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Recognition

By
January 1, 2012

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Photograph via Flickr by Grievous Angel

Dear Applicant:
We have received your application for a Fellowship for 2012. However, due to a temporary glitch in our reporting software, multiple versions of your Statement of Plans have been saved and reported. Please identify for us your final Statement of Plans as soon as possible.

Statement of Plans
If I were lucky enough to receive a fellowship, I would use the time to work on a project that has long haunted me, and on which I’ve worked in fits and starts for many years. It is underway, but in a sense it’s not completely underway, and won’t be until I can find the concentration necessary for a project of this magnitude. That’s not to say I have been thwarted by commonplace life responsibilities, all the aspects of life that make it the kaleidoscope it is. On the contrary, this project comes straight out of those responsibilities: my life, my life work. Or my life play. (For it’s not all work, is it? Is my family “work,” is reading or going to a film “work”? So what I mean, really, is the stuff of life, that which feels like toil, or makes money, and then the other things—that which we choose, or that which chooses us, but that is another story. )

The project is the building of a box. It is not an ordinary box, though even an ordinary box has ample beauty. In the simplest terms, it is a box of words. Within this box I will place, or re-create, or allow to be re-created organically, the stuff of life. It reminds me, if you will allow the digression, of a conversation I had with my husband just last night. We were in bed, in the dark. The moon had not yet appeared. I was a bit more awake than he was, having taken a late nap (after having had a migraine). Chatting, etc., but we were spooning also, and then he began murmuring worries in my ear. I would like to write a story about—or create a box that can contain—the difference between talking in the light, while sitting, and talking in the dark, lying down. The worries murmured in my ear were, I told my husband, like a tribe of tribbles scurrying over our bed in the dark. It was before or after the tribble conversation that I asked him if, when it was perfectly, or theoretically perfectly silent in the room, he heard anything. A whoosh, a whirring, the ringing of a bell? He said he heard a hum, now that he thought about it—and joked, thanks for bringing it up, implying that now he’ll always hear the damn ringing. I closed my eyes even though it was already dark and listened. It’s a little like being in an airplane.

The project will be approximately two hundred, maybe two hundred and fifty pages. A good, regular size for a manuscript or a book—or a box, in this case.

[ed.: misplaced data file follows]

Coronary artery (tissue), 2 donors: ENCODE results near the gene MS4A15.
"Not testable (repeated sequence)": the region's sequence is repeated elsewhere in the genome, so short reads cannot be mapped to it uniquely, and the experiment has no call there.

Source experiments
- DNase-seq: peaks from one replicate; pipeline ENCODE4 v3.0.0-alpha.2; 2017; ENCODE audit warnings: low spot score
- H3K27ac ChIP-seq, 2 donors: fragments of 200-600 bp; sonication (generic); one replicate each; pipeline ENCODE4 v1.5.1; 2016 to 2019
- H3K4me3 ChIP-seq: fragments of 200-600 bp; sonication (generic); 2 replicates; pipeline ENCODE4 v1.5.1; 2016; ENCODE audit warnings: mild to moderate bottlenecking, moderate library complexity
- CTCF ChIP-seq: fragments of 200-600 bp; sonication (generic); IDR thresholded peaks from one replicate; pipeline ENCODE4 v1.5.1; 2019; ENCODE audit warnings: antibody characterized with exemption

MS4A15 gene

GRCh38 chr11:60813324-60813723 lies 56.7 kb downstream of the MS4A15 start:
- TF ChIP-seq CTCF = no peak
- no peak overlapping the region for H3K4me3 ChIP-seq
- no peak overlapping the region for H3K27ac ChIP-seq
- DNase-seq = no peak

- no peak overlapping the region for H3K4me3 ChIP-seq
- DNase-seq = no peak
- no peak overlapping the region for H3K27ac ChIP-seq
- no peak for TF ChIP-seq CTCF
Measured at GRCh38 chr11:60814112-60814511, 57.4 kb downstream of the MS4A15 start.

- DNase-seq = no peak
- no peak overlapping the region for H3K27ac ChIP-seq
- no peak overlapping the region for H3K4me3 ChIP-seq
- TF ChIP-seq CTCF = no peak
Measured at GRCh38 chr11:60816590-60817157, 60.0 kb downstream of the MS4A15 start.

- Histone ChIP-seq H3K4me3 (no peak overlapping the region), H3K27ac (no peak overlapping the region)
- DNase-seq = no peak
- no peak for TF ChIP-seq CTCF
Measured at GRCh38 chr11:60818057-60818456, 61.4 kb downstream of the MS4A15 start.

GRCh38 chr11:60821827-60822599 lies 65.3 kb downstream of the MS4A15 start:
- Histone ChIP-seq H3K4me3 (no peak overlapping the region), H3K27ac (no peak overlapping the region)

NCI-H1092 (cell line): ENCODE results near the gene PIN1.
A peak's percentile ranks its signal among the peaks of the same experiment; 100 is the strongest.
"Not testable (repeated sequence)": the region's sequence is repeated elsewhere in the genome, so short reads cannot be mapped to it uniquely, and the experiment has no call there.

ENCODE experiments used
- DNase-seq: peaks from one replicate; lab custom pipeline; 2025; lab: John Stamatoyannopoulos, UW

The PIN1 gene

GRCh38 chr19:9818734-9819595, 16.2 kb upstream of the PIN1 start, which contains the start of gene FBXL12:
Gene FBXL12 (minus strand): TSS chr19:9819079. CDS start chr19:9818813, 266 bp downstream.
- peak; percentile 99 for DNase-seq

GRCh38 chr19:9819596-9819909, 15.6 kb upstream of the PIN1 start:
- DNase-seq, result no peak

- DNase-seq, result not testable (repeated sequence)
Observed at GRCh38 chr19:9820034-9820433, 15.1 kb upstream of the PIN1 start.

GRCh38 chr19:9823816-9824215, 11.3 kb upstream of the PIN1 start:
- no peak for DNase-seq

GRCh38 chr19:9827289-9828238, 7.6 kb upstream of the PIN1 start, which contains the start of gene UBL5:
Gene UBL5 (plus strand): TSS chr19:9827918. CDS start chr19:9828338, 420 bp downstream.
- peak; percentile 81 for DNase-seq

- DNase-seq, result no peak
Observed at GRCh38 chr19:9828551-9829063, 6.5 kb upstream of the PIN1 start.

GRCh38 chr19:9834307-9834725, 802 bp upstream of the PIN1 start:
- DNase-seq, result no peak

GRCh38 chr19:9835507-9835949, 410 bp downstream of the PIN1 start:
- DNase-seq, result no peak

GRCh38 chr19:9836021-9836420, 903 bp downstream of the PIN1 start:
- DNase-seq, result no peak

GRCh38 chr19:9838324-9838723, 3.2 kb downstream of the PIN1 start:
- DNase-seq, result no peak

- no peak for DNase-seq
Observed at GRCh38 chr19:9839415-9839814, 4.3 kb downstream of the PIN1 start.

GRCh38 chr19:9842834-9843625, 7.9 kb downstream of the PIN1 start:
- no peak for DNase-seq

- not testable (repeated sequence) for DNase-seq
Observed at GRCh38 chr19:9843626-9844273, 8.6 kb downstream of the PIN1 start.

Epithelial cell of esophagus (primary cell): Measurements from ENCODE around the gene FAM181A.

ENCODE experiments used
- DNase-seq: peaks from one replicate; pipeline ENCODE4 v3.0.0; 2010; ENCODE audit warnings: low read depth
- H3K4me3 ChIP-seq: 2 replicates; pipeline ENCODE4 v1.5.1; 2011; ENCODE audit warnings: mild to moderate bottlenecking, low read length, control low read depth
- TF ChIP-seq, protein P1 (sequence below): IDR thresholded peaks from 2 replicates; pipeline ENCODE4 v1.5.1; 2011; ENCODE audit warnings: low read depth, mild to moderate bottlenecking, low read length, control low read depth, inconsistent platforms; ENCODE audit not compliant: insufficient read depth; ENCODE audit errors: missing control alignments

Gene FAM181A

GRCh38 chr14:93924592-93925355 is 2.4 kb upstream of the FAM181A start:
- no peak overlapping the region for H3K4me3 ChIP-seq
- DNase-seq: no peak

Statement of Plans
The Box of Life: this is the title of my manuscript in progress. I intend on writing fifty thousand to seventy-five thousand words in segments of ten to twelve pages each. To date, I have completed three segments (“Tribbles,” “Troubles,” and “Strife”). My mode of writing is simple but and my ambition is large: to capture the essence of life. I understand this is a serious undertaking, one that may take even a lifetime to accomplish. However, The Box of Life is my strongest widest attempt yet at capturing this wily, ever-present and all-surrounding thing, or frisson if you will. When I read over the word “widest” what I see is “wildest.” This is an example of how wily life is, how hard it really is to capture. But in this project, which I have shared with my agent and about which he said “Fantastico!,” I hope to track these wily moments, not to discount or discard them, but to encompass them in the box, too. I might go so far as to say it is not “too” or even “also.”

I have long thought of this project, and I have a good sense of where it is going. I do, as they say, want to keep my options open, but I also understand how important it is to have a plan. It is not too much to say that if I received a Fellowship for this project my life would change. The box itself would change.

Statement of Plans
As a writer of minor stature but much endurance, I submit now my application regarding my newest project, my life work, The Life Box. This is a project of two hundred to three hundred pages, and it is a work of fiction, although it has strong ties to the life we lead in the here and now, on planet earth. My projects up until this point have all been leading up to this. Although I am certainly proud of or at least acknowledge my earlier work, I have long felt frustrated at my inability to really capture or reanimate life on the page. There has been a schism between my lived life and that which I express, as if I’m a screen, and only some things are let through, or as if I’m a shade, and the light that radiates through me is a tranquil hue, instead of a kaleidoscopic brightness. It began in childhood, this. As with many things.

Statement of Plans
Have you ever wondered what your life’s work will be? What you will be remembered for in the end? I believe that for me it will be this project, the one for which I am now asking for support, called, working title only, Life Box.

Here is what I can say at this point, which is really only one minute spot on the creative continuum (tomorrow I might say something different!): I’m creating a box out of nothing. I’m creating a box that will include everything.

Statement of Plans
I sit here, in honor and respect and with great concern. I have long admired the work of the Foundation.

You must receive so many applications. I read somewhere that it’s in the thousands. Each applicant comes with his or her own life story, his or her needs and desires and dreams.